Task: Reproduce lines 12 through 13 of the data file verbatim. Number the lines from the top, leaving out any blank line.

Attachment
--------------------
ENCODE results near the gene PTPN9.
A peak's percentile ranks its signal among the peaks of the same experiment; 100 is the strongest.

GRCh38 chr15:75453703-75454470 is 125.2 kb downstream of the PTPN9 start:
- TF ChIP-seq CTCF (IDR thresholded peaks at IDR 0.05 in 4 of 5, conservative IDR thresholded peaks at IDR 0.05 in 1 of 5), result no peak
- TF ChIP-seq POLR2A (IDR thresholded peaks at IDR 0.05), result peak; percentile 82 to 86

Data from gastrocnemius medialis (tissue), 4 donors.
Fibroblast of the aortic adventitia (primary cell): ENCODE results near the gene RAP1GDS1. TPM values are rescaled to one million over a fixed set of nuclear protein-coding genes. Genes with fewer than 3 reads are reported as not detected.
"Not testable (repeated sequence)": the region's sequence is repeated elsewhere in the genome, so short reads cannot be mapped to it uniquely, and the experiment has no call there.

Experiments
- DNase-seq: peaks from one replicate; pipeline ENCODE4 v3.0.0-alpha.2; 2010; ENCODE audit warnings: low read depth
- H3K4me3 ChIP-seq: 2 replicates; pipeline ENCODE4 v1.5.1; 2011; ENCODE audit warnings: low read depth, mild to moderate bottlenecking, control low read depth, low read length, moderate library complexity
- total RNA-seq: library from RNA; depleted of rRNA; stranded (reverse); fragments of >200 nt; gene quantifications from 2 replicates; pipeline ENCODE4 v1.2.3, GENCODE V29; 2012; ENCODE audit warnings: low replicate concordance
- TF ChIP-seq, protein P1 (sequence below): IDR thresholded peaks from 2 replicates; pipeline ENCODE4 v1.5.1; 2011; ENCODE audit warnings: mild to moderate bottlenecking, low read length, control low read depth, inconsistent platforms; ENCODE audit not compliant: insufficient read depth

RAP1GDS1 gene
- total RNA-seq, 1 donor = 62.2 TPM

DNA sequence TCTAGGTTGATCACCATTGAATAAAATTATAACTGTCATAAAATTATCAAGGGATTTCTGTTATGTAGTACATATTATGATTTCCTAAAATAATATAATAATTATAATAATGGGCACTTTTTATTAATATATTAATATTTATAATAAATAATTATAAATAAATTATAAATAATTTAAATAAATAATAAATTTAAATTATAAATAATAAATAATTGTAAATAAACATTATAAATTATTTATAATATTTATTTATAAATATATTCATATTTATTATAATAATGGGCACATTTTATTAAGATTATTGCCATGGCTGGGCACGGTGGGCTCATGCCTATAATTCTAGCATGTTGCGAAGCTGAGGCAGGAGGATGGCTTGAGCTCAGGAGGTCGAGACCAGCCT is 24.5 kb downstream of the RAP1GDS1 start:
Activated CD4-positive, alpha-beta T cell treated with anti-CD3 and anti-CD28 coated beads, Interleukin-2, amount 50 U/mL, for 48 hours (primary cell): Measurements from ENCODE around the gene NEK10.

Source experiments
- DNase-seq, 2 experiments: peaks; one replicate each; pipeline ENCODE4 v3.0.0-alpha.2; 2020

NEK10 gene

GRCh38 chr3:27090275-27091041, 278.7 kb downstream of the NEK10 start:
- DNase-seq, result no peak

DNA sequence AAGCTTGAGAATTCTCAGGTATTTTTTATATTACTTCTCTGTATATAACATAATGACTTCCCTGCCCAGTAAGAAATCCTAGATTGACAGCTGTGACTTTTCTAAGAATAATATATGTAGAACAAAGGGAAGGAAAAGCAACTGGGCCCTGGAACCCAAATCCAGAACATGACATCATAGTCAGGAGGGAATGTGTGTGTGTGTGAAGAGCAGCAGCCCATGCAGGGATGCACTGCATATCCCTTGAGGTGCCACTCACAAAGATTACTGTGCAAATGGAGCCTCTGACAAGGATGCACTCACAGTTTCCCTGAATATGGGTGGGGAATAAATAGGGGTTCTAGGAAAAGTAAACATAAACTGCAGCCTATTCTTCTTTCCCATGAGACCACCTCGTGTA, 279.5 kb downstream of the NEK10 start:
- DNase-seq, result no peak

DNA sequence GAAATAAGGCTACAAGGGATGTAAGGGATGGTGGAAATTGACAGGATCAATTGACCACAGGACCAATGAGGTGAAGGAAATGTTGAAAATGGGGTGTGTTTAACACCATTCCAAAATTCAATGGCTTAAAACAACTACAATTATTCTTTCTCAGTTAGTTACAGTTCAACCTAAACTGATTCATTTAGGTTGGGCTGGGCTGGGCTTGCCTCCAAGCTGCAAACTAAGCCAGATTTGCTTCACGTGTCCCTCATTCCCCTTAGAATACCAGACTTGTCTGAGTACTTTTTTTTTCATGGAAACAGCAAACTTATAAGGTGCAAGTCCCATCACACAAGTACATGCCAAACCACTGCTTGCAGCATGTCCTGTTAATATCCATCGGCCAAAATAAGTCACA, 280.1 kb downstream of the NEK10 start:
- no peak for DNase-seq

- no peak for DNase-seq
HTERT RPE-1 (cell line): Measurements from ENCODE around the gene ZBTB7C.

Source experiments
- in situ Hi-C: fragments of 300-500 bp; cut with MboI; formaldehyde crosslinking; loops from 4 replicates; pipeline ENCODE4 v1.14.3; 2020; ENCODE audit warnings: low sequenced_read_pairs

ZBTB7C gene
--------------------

- total RNA-seq: library from RNA; depleted of rRNA; stranded (reverse); fragments of >200 nt; gene quantifications from 2 replicates; pipeline ENCODE4 v1.2.3, GENCODE V29; 2012; ENCODE audit warnings: low replicate concordance
- TF ChIP-seq, protein P1 (sequence below): IDR thresholded peaks from 2 replicates; pipeline ENCODE4 v1.5.1; 2011; ENCODE audit warnings: mild to moderate bottlenecking, low read length, control low read depth, inconsistent platforms; ENCODE audit not compliant: insufficient read depth